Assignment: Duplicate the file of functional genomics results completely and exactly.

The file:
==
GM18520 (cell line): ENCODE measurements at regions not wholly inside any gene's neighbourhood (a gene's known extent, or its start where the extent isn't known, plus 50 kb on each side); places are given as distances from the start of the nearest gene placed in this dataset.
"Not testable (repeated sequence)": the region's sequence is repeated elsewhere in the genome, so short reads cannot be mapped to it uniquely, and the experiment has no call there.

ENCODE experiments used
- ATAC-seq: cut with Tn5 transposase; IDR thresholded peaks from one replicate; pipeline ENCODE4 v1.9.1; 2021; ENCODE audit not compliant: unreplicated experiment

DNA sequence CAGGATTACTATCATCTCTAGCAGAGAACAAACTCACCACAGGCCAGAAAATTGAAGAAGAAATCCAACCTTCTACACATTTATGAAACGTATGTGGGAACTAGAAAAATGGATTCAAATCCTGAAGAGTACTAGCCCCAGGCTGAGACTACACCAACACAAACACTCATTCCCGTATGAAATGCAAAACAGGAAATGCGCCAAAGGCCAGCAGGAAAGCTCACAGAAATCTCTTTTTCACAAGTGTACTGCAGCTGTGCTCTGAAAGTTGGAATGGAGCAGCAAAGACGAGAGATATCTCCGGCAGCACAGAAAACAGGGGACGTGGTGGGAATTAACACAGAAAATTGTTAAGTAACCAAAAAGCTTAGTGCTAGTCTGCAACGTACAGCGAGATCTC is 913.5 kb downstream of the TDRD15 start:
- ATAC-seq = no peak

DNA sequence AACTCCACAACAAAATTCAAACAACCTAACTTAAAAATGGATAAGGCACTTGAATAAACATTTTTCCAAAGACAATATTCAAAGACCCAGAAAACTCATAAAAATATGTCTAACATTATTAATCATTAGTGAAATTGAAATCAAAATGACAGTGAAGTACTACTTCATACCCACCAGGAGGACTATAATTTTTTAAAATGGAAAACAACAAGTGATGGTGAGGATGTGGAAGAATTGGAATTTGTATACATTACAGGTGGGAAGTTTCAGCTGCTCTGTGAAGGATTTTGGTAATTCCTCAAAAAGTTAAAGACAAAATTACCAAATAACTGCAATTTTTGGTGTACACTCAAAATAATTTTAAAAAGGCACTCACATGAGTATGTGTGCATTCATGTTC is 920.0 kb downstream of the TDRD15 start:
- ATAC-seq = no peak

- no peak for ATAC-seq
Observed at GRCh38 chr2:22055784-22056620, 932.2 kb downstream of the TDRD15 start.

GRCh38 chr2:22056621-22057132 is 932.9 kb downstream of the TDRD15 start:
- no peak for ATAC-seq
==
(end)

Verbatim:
GM18520 (cell line): ENCODE measurements at regions not wholly inside any gene's neighbourhood (a gene's known extent, or its start where the extent isn't known, plus 50 kb on each side); places are given as distances from the start of the nearest gene placed in this dataset.
"Not testable (repeated sequence)": the region's sequence is repeated elsewhere in the genome, so short reads cannot be mapped to it uniquely, and the experiment has no call there.

ENCODE experiments used
- ATAC-seq: cut with Tn5 transposase; IDR thresholded peaks from one replicate; pipeline ENCODE4 v1.9.1; 2021; ENCODE audit not compliant: unreplicated experiment

DNA sequence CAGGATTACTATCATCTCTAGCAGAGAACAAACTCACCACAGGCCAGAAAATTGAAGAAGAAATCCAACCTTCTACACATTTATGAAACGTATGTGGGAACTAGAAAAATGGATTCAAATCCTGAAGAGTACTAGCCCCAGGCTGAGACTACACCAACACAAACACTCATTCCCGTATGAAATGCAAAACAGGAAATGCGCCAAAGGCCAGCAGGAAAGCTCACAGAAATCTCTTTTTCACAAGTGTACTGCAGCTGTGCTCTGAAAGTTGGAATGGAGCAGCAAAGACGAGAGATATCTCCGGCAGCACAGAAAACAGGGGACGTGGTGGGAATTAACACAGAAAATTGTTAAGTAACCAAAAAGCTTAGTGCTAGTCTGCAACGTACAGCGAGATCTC is 913.5 kb downstream of the TDRD15 start:
- ATAC-seq = no peak

DNA sequence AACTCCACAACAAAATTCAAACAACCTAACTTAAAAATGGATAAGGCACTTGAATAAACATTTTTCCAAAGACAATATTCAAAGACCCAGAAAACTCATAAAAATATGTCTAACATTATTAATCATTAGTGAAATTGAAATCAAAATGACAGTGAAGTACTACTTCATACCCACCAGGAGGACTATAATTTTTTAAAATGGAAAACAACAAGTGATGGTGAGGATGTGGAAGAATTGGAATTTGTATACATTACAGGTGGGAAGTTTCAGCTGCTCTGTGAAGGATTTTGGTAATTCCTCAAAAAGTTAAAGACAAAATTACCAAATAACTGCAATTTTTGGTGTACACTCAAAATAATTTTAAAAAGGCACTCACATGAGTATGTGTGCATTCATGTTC is 920.0 kb downstream of the TDRD15 start:
- ATAC-seq = no peak

- no peak for ATAC-seq
Observed at GRCh38 chr2:22055784-22056620, 932.2 kb downstream of the TDRD15 start.

GRCh38 chr2:22056621-22057132 is 932.9 kb downstream of the TDRD15 start:
- no peak for ATAC-seq